St. John’s Craig Barshinger has signed up to make another run at the At-Large seat in the VI Senate. He’s been trying in each election since 1996, collecting 40 percent of the vote in 2002, but still losing to incumbent Sen. Almando Liburd. Barshinger is one of 51 people who filed to compete for the 15 seats which are up for election on Nov. 2. All 15 incumbents are running for reelection and have presented their petitions. A primary election will be held Sept. 11. Thirty candidates are running for 7 seats from St. Croix, 16 on St. Thomas for 7 spots, and five people will contest the At Large seat. VI delegate to Congress Donna Christensen is running for her fifth term but has opposition from three candidates.
A Mayor-Council form of managing St. John has been part of discussions being held by an Island Council Committee formed with the encouragement of Gov. Charles Turnbull. The Committee sponsored by the St. John Community Foundation met at Fish Trap restaurant to proceed with work on a proposal for the Governor. Craig Barshinger suggested locals could vote for members of an island council, despite concern voiced by one woman who worried people from St. Thomas and St. Croix would also participate in the balloting and overwhelm St. John citizens’ interests, the St. John Source reported. Carol DeSenne, executive director of the Foundation, said the committee plans town meetings and will distribute brochures to involve more people in the discussion and planning.
J.U.B. King and Associates of St. Thomas has been awarded a $205,900 contract to install more attractive security fencing at the ferry docks at Red Hook and Cruz Bay. The firm will do similar work at the Crown Bay cargo and passenger docks as part of security precautions required by Homeland Security. The fencing in Cruz Bay, replacing standard cyclone fence, will be made of slim, silver 6-foot high vertical bars, with horizontal bars in a darker trim, the Virgin Islands Daily News reported. The work is expected to be completed before the end of the year.
Dozens of islanders filled a meeting room at the Legislature Building in Cruz Bay to complain about problems with the police department recently. Commissioner Elton Lewis attended and said the department is on a crusade to polish its image by teaching officers how to treat residents and visitors, according to a report in the St. John Source. Lewis said officers will get “customer-centric training” in hopes of improving relations with the community. “It’s 20 percent technology, but we need the human touch,” he said.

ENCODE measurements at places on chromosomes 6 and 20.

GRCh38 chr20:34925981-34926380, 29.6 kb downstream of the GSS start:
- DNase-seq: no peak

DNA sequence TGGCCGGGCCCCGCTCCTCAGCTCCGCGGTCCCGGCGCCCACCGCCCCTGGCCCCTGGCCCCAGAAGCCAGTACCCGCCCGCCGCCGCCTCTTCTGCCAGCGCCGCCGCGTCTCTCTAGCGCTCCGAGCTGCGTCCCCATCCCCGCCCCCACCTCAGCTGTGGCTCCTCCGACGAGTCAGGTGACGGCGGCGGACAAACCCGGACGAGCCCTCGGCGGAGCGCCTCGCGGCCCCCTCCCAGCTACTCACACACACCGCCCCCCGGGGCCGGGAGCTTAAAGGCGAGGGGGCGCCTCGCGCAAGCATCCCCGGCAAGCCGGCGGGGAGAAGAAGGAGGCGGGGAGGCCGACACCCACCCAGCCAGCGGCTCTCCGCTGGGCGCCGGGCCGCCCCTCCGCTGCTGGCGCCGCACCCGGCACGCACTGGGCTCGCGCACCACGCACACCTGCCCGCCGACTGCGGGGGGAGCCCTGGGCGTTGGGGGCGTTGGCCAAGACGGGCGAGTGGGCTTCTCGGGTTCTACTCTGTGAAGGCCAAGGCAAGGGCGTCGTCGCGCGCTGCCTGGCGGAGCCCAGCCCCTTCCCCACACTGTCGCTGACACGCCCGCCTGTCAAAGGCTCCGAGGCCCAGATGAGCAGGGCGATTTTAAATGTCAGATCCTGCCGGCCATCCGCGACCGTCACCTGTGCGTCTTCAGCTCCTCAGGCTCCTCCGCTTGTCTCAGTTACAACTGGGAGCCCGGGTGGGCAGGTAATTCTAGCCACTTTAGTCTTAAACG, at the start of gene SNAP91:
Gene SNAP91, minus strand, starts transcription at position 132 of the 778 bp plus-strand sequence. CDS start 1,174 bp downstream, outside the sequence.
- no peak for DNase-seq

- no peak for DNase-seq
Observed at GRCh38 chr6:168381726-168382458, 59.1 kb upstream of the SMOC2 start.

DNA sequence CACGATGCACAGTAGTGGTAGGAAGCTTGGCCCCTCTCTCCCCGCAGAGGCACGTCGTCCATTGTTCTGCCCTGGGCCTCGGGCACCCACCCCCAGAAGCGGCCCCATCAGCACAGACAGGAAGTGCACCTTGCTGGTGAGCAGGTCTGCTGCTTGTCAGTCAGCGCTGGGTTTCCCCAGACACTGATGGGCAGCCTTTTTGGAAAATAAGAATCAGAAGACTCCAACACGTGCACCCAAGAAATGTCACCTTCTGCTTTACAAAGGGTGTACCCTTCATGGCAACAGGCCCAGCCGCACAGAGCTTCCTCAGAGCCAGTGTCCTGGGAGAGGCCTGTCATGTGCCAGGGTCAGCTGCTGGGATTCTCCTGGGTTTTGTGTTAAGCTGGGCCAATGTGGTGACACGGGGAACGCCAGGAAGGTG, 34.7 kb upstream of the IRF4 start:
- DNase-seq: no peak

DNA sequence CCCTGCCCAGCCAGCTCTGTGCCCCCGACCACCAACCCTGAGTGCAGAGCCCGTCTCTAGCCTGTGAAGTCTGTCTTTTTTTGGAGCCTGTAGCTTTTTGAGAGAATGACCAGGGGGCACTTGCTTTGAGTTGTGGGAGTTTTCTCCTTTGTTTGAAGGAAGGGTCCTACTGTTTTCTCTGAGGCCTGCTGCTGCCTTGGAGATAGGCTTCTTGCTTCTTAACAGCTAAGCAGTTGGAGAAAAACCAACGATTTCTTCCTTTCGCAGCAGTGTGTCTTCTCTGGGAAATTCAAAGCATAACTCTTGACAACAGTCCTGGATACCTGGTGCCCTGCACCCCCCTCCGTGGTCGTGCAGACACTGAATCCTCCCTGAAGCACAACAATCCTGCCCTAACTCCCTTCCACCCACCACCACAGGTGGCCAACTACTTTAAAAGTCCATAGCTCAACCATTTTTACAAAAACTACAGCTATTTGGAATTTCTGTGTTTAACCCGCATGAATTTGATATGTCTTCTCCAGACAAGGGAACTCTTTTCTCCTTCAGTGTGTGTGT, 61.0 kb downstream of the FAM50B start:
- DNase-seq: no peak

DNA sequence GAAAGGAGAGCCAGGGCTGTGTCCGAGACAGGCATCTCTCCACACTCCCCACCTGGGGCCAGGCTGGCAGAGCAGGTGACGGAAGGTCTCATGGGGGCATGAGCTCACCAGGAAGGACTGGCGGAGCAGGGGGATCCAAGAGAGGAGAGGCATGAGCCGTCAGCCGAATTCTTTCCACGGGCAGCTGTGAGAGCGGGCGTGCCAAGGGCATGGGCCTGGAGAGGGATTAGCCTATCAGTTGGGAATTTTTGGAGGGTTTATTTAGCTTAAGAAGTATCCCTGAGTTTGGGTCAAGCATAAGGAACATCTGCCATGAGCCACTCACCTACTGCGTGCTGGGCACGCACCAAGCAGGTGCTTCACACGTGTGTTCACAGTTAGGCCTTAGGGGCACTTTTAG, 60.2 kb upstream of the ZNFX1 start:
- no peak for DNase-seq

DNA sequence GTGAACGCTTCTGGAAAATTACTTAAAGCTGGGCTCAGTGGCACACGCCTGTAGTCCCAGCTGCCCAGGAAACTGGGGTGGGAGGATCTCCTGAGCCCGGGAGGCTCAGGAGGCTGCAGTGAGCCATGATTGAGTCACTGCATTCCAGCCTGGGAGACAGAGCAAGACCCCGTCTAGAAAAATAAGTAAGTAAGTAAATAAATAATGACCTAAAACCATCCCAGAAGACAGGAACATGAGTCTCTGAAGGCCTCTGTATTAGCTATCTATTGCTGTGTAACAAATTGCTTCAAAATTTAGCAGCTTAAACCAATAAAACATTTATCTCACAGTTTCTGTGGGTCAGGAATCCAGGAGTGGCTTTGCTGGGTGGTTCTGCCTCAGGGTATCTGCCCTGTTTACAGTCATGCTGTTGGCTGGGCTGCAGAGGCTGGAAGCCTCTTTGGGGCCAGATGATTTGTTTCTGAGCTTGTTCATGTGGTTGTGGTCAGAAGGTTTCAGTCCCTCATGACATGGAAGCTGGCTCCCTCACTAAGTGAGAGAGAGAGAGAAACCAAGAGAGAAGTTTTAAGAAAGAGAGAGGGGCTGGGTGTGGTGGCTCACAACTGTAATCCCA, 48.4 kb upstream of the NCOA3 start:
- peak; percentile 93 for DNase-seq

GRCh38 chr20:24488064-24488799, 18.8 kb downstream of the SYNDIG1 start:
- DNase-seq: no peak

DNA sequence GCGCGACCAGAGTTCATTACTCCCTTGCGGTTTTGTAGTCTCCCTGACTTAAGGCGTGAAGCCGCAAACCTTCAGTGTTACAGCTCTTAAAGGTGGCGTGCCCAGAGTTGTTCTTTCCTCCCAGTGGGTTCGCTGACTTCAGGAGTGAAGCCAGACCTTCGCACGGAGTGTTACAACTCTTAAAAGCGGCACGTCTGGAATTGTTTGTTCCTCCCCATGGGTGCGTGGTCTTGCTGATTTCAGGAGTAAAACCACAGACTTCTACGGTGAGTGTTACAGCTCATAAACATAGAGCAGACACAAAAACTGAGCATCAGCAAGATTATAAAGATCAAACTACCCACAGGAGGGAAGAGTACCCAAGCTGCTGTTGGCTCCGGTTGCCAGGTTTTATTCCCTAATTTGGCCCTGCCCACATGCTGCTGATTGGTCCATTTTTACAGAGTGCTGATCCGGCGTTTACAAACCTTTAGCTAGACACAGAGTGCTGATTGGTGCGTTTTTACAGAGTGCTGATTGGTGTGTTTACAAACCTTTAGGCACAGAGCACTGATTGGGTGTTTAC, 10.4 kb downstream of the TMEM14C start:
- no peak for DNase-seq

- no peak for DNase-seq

The big news is that Morgan’s Mango MAY have been sold. We’re trying to find out. But the home of fantastic Argentine and Cuban-inspired food, offered for sale almost two years, has been removed from the Multiple Listing Service. Morgan’s was priced at $1.4 million.
The number of houses offered for sale by the Multiple Listing Service continues to shrink, falling to 34 by the weekend. Bargain hunters apparently moved quickly, snapping up a $450,000 listing at Glucksberg a week after it appeared on the MLS. Also leaving the list was a 3-bedroom/3-bath three-year-old Carolina residence, listed at $1.2 million. Added to the list this week, also in Carolina, a $1.55 million 4-bedroom/5-bath with pool property.
There’s an update to last week’s report on the listing of Dr. Cool Inc., the island air conditioning installation and maintenance specialist. The price, originally listed at $225,000, has been raised to $250,000. The owner of the business e-mailed News of St. John and said he does not plan to leave the island.
The inventory of land for sale increased by 3 to 118 parcels. Condo listings, steady at 8. Timeshare unit listings up 2 to 99.
Gerald Singer reports the a grand new guardhouse at Caneel is completed, after several months of hammering, stone chipping, and construction. But he’s perplexed as to why it was built, replacing a more modest stone-faced kiosk at the entrance to the Virgin Islands resort.
When we saw it being built in February, the project appeared to have three different buildings, one of them looked big enough to be a guest room, maybe.
Anyway, Singer says the structure is done but wonders what was the need? When we showed some photos of the project in progress, one commenter may have hit the nail on the head when he suggested it was related to Homeland Security, like the silly black gates at the ferry. They certainly will protect you from terrorists coming to the island via the dock, but do nothing at all if you come by dinghy, on either side.
Singer's blog is St. John Life. Read it here.